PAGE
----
moving to simeon/execmail. Is this not the case?

Mike

--
Mike Davis University Computing Services-MCV
Unix Systems Administrator Virginia Commonwealth University
jmd...@hsc.vcu.edu 804-828-9843 x142 (fax: 804-828-9807)

Mark Crispin

unread,
Jun 17, 1999, 3:00:00 AM6/17/99
to
On Thu, 17 Jun 1999, Mike Davis wrote:
> After several years of IMAP support for a University, I can say, without
> question, that IO is the biggest bottleneck to IMAP mail service.

Yes. I never understand these guys who deploy ultra-fast CPUs with
horrible I/O architecture for IMAP servers. A 68040 class machine could
handle a modern-day IMAP CPU load, just as long as it has enough memory
and excellent I/O.

One of the big things that people overlook is the necessity to have the
mailer queue (/usr/spool/mqueue) on a different spindle from mailboxes.

> Regardless of store method, my life would be absolute misery if we ran
> our mailstores over nfs.

Yes. A few people are sensible enough to realize that it's a bad idea
without trying it first. Most people (including here) have to get their
hands burned before they listen to advice about fire... ;-)

Martin Bligh

unread,
Jun 17, 1999, 3:00:00 AM6/17/99
to
In article <8glndnq...@galapagos.cse.psu.edu>,

(Scott Schwartz))bio.cse.psu.edu (Scott Schwartz <"schwartz+!usenet%"@> wrote:
>Mark Crispin <m...@CAC.Washington.EDU> writes:
>> As best as I can understand, their thinking goes like this:
>>
>> Assume that there are 10 CPUs. With 9 IMAP server CPUs going to one NFS
>> server CPU, the failure of a single CPU has a 90% of simply taking out one
>> IMAP server IP address but not shutting down availability for anyone.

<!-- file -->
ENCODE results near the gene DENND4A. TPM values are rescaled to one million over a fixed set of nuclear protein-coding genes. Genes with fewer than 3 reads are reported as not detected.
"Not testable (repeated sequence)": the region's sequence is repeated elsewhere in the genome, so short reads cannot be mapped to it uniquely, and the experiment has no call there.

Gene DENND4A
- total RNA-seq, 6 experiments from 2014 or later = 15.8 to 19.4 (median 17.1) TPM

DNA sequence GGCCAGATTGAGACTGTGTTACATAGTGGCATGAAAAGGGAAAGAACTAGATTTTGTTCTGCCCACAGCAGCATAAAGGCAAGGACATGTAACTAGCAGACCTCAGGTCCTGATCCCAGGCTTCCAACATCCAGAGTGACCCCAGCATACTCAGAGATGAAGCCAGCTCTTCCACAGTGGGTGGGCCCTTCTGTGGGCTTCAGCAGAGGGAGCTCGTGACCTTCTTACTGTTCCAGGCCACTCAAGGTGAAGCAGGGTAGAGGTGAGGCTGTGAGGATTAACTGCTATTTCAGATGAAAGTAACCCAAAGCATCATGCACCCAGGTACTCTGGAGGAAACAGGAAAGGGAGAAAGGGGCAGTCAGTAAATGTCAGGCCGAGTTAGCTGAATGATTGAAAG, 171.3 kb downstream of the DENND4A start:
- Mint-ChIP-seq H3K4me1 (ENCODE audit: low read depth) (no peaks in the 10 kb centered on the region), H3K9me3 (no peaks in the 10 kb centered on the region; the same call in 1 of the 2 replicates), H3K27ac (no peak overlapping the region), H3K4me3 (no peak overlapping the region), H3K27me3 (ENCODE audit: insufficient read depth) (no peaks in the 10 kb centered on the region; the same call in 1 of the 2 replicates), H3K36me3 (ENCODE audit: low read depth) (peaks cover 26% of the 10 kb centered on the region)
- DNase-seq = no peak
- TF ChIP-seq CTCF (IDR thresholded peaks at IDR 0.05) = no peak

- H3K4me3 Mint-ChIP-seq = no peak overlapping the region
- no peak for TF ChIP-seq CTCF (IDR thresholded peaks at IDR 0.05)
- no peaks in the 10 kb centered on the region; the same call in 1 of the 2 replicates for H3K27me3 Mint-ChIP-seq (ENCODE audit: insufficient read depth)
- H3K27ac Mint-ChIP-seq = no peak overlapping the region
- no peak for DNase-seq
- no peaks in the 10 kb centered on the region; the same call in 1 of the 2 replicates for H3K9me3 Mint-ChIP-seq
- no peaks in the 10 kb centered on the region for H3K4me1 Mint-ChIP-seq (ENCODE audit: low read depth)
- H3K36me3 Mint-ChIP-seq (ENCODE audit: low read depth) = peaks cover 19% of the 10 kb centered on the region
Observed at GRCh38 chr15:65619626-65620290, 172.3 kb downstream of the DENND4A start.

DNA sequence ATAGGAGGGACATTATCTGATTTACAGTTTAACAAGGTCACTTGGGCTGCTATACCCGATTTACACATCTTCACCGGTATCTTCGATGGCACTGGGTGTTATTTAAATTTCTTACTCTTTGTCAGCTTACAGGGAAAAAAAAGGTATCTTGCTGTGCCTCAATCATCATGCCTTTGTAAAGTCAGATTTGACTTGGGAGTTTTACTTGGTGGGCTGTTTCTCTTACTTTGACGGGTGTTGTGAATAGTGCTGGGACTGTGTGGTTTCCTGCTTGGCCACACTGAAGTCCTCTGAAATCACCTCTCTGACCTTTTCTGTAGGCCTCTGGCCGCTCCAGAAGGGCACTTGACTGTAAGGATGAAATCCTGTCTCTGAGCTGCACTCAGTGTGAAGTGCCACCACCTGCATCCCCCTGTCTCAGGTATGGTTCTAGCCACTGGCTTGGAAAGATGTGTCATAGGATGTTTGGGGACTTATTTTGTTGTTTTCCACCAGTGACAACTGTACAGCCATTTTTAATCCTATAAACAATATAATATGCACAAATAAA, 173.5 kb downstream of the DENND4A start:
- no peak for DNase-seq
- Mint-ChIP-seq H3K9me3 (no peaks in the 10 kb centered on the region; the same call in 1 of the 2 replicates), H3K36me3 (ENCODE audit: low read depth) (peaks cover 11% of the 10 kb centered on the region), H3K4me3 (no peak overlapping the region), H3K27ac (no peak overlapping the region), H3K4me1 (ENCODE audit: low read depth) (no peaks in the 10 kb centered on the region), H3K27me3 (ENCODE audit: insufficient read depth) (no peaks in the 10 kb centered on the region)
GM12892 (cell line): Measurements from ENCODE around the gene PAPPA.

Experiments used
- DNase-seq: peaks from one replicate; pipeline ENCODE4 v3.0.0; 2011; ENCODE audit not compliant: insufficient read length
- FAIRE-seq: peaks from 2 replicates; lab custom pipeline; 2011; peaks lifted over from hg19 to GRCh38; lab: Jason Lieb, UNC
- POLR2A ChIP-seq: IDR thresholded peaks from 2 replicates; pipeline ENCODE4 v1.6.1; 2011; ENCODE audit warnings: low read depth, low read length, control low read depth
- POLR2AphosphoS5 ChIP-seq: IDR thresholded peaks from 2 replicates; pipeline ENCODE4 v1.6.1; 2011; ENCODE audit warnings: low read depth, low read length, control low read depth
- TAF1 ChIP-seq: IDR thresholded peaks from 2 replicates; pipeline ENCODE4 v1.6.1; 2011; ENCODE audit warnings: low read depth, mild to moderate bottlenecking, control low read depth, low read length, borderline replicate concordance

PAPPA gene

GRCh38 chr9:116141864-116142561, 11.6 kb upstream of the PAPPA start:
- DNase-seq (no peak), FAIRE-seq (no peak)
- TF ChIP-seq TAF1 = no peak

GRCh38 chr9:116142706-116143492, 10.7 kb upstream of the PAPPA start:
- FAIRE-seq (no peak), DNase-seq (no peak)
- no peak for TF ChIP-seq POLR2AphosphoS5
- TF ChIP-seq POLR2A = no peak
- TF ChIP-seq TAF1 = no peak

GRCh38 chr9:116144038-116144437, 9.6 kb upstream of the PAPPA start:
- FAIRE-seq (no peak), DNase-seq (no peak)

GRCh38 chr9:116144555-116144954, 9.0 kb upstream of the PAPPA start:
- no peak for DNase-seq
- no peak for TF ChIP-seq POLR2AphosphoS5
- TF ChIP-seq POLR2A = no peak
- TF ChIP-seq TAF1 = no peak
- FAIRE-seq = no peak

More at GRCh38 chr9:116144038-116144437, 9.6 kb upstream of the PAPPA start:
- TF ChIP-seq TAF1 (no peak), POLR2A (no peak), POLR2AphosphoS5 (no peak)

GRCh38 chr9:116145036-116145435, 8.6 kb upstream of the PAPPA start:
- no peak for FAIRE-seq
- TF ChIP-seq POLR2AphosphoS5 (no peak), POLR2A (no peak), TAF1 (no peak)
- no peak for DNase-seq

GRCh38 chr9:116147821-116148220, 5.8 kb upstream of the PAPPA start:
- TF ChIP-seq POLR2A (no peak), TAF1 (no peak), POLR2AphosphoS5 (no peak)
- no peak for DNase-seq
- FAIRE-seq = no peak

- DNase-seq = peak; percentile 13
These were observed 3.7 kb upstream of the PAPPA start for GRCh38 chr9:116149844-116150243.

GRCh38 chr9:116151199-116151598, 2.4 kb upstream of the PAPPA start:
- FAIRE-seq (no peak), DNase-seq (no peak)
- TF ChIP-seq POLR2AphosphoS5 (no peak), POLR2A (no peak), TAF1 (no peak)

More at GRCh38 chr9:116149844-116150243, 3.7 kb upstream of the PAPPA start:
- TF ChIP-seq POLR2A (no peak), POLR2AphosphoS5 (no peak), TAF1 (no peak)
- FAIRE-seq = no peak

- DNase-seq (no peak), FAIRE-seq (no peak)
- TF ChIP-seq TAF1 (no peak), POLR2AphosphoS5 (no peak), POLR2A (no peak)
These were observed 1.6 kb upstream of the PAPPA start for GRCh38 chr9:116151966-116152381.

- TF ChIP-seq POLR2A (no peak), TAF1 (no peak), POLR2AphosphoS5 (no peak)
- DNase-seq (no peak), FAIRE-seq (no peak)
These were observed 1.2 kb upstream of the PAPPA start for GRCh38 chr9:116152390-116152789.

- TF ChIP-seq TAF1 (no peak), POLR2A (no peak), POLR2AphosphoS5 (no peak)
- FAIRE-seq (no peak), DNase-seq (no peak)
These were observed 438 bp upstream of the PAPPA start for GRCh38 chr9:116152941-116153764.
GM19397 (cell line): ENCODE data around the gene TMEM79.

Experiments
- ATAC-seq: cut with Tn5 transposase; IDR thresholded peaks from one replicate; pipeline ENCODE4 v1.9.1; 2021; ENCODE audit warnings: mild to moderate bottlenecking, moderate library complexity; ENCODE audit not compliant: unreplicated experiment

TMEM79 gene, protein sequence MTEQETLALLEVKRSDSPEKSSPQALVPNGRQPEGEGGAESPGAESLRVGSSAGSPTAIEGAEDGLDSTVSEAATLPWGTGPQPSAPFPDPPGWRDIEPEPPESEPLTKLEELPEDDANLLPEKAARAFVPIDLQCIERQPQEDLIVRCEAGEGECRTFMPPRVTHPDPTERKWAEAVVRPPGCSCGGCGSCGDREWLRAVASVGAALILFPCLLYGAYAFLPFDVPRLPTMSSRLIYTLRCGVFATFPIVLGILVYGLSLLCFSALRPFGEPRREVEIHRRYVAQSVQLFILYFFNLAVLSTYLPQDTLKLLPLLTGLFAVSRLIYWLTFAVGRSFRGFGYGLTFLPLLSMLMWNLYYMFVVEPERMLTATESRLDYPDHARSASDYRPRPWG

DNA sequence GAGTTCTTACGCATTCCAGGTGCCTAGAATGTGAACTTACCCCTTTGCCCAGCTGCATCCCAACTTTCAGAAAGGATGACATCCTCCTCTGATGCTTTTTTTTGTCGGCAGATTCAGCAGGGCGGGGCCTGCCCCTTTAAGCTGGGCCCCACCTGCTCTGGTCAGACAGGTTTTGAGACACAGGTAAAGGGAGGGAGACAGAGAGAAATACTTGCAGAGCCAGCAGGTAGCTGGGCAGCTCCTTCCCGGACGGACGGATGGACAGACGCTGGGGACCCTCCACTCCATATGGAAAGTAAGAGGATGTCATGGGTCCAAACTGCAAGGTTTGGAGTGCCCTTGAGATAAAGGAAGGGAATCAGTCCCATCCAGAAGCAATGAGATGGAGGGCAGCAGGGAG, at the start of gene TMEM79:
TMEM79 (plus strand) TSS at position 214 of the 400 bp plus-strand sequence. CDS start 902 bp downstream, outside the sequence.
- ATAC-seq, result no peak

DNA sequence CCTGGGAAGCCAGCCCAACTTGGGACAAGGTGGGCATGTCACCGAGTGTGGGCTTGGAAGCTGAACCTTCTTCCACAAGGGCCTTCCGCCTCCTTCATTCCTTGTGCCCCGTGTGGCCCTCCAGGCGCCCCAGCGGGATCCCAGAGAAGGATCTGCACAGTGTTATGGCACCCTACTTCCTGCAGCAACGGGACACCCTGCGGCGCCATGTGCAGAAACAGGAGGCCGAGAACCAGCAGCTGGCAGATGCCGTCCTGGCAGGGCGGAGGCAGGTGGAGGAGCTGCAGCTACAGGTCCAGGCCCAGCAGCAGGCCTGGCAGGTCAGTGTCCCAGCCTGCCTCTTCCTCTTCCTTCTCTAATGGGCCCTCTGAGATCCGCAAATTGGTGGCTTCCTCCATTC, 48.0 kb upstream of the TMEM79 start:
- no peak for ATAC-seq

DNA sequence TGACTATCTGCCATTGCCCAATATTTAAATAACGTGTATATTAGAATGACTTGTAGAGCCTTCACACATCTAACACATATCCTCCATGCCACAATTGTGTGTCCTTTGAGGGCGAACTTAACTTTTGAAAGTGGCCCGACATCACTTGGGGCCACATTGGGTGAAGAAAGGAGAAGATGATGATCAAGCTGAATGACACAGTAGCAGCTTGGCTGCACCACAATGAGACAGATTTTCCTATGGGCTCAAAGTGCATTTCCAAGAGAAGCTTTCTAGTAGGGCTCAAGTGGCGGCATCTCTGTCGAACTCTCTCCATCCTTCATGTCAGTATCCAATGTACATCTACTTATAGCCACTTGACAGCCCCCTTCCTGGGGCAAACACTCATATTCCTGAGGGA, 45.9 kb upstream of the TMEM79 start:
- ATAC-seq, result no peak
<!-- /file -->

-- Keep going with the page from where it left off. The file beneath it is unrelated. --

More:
>> There is, however, a 10% chance of a CPU failure shutting down
>> availability for everyone.

I think this is a little misleading - the NFS point is your single point
of failure, no matter how many IMAP server CPUs you had. So the chance of
the NFS designed IMAP "system" failing is equal to the probability of the
NFS server failing, plus the probability of all IMAP servers failing
simultaneously. As the number of IMAP servers increases, the probability
of all IMAP servers failing simultaneously will approach zero, but certainly
never be negative. Thus the hardware reliablilty of an NFS IMAP system is
always worse than that of the NFS server, which you could have just run
the IMAPd process on to start with.

The only other argument for the NFS solution that I can see is performance,
and I'm not sure I believe that - I'll leave this argument to the other
half of this thread.

>Assume that there are 10 CPUS. With 4 IMAP server CPUs going to 6 NFS
>server CPUS, the failure of a single NFS CPU isn't so bad, and it's a
>lot more flexible than using local filesystems for everything,
>especially since IMAP isn't our favorite access method anyway.

By CPUs, do you mean systems, or individual CPUs in an SMP system? If you've
got 6 seperate NFS servers, each serving a seperate filespace, and thus
6 systems, I'd argue that you have six small IMAP systems, not one big one.
If you've got 6 NFS servers all serving the same filespace ... then I'm
confused ;-)

Martin


Martin Bligh

unread,
Jun 17, 1999, 3:00:00 AM6/17/99
to
In article <7k6di7$hn6$1...@geraldo.cc.utexas.edu>,

Jeff Hayward <j...@mojo.ots.utexas.edu> wrote:
>In article <7jrppi$p...@scel.sequent.com>,
>Martin Bligh <mbl...@sequent.com> wrote: